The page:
HOUSE Speaker Feliciano Belmonte, Jr. said Monday President Benigno Aquino III will not easily get the emergency powers being sought by the Energy Department to cope with a looming power shortage in 2015.
For several weeks, Energy Secretary has been clamoring for emergency powers but has yet to submit any proposal to Congress defining the scope and parameters of those powers, Belmonte said.
“So far we have not really sat down with the Energy Department to discuss what they want,” Belmonte said, noting that even the Palace was “not very precise” on what it wanted.
Belmonte said what the House and the Senate have so far is the letter signed by President Aquino officially asking Congess to grant him special powers.
“The DoE has not submitted a draft bill to me. It is Secretary [Pacquito] Ochoa who submitted it unofficially because they are still working on it,” Belmonte said.
“I just want to know exactly in what direction we are working,” Belmonte added.
Belmonte said the proposal for emergency powers would have to go through the usual process of legislation in both houses.
In his letter to Congress, the President said he was seeking emergency powers from Congress to allow him to contract additional generating capacity to address a power shortage next year.
The President also said the Energy Department will continue to solicit participation for its Interruptible Load Program in which large private energy consumers are encouraged to generate their own power during peak hours.
So far, the Energy Department has only been able to get a commitment of 27 megawatts under the program.
Earlier, the Energy Department estimated that the shortage would reach 300 megawatts, which would translate to 20 days of two-hour rotational blackouts in summer.
But Aquino said the power shortage could reach a worst-case scenario of up to 1,000 megawatts.
Petilla, who recommended emergency powers for the President in July, said he hopes to start contracting the additional capacity by October.
Petilla said that government is expected to spend about $20 million per 100 MW of leased capacity per year. He said funding can come from the government royalties from the Malampaya gas field or from the universal charge.
Petilla, who was at the House for the hearing on the budget of his department, said he will meet with Belmonte and other members of the House to brief them on the measure that needs to be passed.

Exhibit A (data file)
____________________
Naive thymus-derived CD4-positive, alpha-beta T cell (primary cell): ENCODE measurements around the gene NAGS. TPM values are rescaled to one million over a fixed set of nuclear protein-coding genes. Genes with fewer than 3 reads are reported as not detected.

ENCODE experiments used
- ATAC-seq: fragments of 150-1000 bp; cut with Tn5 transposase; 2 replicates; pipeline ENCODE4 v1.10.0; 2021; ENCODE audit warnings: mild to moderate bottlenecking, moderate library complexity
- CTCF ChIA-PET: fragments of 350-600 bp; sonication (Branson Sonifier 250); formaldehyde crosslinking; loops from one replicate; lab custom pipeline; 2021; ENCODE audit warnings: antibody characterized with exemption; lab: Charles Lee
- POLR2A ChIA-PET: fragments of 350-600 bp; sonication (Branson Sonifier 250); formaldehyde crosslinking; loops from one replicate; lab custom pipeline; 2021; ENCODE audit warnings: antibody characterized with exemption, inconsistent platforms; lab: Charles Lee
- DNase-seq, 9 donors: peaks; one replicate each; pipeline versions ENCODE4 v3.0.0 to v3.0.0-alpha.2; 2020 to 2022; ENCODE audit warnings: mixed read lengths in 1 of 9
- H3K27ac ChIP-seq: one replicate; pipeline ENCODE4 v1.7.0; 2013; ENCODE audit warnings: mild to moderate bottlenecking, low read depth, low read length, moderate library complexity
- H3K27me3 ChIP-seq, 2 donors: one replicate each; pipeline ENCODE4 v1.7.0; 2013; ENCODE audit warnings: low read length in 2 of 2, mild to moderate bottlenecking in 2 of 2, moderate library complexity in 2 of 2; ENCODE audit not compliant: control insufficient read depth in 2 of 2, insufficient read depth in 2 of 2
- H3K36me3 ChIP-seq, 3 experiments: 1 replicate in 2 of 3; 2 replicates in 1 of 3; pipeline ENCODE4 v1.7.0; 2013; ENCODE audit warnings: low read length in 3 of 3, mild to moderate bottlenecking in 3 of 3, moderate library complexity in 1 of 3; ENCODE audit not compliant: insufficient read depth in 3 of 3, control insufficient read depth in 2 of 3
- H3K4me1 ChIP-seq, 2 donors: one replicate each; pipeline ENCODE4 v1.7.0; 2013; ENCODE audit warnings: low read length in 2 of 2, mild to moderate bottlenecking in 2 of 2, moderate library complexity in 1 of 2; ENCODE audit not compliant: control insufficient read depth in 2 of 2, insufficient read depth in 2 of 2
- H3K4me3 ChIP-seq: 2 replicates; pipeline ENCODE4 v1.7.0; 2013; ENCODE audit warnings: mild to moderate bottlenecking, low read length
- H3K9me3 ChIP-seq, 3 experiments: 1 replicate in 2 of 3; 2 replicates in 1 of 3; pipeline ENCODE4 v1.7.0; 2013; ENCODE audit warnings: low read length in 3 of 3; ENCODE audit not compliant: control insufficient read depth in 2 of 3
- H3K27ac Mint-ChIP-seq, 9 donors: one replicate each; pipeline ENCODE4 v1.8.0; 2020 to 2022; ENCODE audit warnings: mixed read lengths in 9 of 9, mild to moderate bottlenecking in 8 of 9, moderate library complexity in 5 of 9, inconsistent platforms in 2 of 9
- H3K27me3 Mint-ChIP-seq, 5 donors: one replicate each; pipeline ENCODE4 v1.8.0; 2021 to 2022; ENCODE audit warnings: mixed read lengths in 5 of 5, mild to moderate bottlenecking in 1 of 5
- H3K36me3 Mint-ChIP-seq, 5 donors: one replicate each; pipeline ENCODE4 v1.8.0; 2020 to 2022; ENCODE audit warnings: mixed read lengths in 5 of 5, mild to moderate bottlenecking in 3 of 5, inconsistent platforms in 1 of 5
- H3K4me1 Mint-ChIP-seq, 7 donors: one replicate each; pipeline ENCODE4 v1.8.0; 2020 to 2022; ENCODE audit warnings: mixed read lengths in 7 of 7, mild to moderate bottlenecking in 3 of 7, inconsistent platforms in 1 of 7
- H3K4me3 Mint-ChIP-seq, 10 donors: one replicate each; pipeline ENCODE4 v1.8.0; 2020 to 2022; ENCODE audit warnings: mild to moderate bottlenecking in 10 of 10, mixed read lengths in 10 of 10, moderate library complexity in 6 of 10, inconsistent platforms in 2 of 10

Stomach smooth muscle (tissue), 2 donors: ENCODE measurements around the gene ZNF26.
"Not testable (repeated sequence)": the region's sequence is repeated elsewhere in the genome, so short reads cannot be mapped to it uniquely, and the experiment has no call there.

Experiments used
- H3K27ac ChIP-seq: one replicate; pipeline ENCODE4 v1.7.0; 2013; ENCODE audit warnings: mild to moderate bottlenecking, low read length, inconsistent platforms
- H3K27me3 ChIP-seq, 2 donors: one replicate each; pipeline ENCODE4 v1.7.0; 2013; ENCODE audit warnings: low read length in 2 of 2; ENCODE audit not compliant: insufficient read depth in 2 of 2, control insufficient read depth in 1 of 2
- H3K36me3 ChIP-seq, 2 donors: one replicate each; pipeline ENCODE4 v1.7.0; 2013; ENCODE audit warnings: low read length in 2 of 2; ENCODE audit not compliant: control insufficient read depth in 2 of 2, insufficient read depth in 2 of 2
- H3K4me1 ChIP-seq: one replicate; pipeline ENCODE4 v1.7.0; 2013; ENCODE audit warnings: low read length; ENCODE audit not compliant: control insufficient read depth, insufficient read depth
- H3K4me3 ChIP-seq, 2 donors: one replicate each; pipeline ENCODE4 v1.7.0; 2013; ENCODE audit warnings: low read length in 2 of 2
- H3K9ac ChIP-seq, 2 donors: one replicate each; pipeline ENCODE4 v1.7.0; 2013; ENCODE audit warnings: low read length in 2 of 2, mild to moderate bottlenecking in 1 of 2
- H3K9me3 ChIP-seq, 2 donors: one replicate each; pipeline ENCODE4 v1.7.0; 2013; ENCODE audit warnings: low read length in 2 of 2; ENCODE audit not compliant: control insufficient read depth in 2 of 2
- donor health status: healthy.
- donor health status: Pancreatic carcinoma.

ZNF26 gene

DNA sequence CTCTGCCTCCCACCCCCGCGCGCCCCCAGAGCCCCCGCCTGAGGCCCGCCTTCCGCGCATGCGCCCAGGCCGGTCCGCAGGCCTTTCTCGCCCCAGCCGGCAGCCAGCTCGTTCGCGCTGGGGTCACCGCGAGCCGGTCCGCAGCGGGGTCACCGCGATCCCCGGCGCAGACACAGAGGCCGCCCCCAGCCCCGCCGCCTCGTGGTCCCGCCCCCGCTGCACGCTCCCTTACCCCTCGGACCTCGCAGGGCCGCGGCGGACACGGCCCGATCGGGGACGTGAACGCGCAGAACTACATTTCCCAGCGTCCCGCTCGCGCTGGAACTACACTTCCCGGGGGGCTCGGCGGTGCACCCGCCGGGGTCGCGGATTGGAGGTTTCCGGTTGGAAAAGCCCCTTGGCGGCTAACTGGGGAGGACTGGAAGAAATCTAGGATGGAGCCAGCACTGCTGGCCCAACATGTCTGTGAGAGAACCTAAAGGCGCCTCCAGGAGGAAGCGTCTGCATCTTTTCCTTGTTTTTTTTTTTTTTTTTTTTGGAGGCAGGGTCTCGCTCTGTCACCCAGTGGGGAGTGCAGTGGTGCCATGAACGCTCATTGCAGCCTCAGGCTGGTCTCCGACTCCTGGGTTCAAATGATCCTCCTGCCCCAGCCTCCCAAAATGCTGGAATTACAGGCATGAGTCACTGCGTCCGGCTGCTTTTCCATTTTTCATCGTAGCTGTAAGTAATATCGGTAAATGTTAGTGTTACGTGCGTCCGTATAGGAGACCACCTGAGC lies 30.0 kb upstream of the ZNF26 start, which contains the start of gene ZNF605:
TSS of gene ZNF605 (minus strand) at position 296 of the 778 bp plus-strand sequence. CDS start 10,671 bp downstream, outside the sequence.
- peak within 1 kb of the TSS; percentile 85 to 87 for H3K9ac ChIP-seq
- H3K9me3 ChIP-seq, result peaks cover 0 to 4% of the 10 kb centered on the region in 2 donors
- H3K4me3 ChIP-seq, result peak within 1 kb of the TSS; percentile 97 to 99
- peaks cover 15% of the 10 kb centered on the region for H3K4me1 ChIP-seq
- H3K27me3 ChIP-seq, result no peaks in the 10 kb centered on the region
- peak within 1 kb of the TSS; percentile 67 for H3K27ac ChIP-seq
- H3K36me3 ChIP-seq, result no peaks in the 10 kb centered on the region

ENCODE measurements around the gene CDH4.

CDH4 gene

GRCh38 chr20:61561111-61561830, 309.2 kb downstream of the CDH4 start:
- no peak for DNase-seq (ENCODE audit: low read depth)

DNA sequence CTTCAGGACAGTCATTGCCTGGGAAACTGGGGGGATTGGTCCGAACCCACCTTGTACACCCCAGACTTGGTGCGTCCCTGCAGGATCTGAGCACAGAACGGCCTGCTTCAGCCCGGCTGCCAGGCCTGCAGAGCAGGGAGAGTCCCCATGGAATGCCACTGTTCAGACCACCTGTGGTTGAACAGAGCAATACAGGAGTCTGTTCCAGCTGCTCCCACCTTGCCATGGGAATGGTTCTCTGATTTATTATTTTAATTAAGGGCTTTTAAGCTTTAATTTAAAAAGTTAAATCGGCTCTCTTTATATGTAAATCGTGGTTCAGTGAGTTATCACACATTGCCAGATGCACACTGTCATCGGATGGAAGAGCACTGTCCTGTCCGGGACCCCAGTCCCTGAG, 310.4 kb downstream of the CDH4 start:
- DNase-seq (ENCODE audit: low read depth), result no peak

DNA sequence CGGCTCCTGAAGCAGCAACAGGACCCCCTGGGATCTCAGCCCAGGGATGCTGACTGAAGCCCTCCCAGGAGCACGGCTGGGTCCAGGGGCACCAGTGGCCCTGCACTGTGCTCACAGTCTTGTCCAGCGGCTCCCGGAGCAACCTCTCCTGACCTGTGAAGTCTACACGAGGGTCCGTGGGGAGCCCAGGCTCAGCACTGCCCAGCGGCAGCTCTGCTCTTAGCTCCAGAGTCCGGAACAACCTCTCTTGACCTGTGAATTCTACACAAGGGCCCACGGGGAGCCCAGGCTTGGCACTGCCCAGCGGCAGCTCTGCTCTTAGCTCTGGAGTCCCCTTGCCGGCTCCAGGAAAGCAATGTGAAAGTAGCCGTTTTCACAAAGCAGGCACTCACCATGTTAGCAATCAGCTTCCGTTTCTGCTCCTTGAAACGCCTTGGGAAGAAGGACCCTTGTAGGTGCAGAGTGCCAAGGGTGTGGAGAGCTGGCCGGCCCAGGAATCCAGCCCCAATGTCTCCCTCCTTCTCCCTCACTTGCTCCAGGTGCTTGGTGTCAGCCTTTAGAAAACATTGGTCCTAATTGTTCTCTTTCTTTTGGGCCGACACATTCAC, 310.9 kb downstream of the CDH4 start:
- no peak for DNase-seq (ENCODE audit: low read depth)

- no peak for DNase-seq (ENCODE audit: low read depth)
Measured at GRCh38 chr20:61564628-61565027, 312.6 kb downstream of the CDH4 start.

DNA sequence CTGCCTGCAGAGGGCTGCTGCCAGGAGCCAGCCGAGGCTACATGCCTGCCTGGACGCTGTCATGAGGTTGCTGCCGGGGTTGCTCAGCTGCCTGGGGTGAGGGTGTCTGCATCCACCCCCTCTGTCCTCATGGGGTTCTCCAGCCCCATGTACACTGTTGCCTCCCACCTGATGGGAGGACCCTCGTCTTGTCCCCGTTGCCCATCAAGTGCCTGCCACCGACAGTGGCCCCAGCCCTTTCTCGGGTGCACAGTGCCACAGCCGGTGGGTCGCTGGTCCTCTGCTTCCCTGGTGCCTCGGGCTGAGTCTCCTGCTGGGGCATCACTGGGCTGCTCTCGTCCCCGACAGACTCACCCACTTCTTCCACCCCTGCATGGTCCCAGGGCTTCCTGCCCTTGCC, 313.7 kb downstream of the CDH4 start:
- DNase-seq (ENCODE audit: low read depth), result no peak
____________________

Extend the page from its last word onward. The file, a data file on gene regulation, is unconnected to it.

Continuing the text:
“We hope, at the end of the day we will be able to give Speaker Belmonte a briefing on all the parameters they need. It’s hard to just submit it in one piece of paper because it needs to be explained properly,’ he said.
“The problem is not today, it’s the four months next year,” he said.
Renting modular power plants or generator sets to supply 300MW would cost at least P6 billion for a standard contract of two years. He said the government was also studying the possibility of buying its own generators sets at a cost of P10 billion.
The government has a 300MW and a 350MW unit at Malaya thermal power plant, located in Pililia, Rizal that is expected to provide additional supply to Luzon. But one of these is currently not working.
“These are old plants... if these conk out before summer, then we have a problem,” Petilla said.
The Palace said it is open to other ways to deal with the looming crisis.
“We are open to any other solutions but it has to be in context of the discussion and to make sure that it addresses the problems at hand,” said deputy presidential spokesperson Abigail Valte.
“What’s important is that we’ll be working with them to make sure the problem is addressed sufficiently,” she added.
Oriental Mindoro Rep. Reynaldo Umali said the rental of power generator sets to meet the 300MW shortfall would cost taxpayers P6 billion.
For this reason, Umali said the House joint committee on power commission, of which, he is co-chairman, was looking at pushing the interruptible load program instead.
“This way, the pass-on cost to the consumers would not be as expensive as the P6 billion for five weeks only,” Umali said.
Umali said leasing was an expensive option because foreign lessors of generator sets require a minimum contract period of two years, even though the plants are need for only five weeks.
During the panel’s technical working group hearing, Petilla said the country’s power supply would be short by at least 300 MW to 600 MW by the summer of 2015.
For every 100 MW, Petilla told the panel, the government would be spending P1 billion per year.
“Since we need the power generators for only five weeks, it would be unwise to lease those facilities for two years at P6 billion when we can ask the other IPP players to tap their own power generators,” Umali said.
Umali said the panel has already discussed the problem with the Philippine Independent Power Producers Association, which was summoned by the committee.
Several foreign firms, most of them based in Japan, also submitted their proposals to the panel.
The Senate contingent, headed by Senator Sergio Osmena III, will have its hearing on Thursday.
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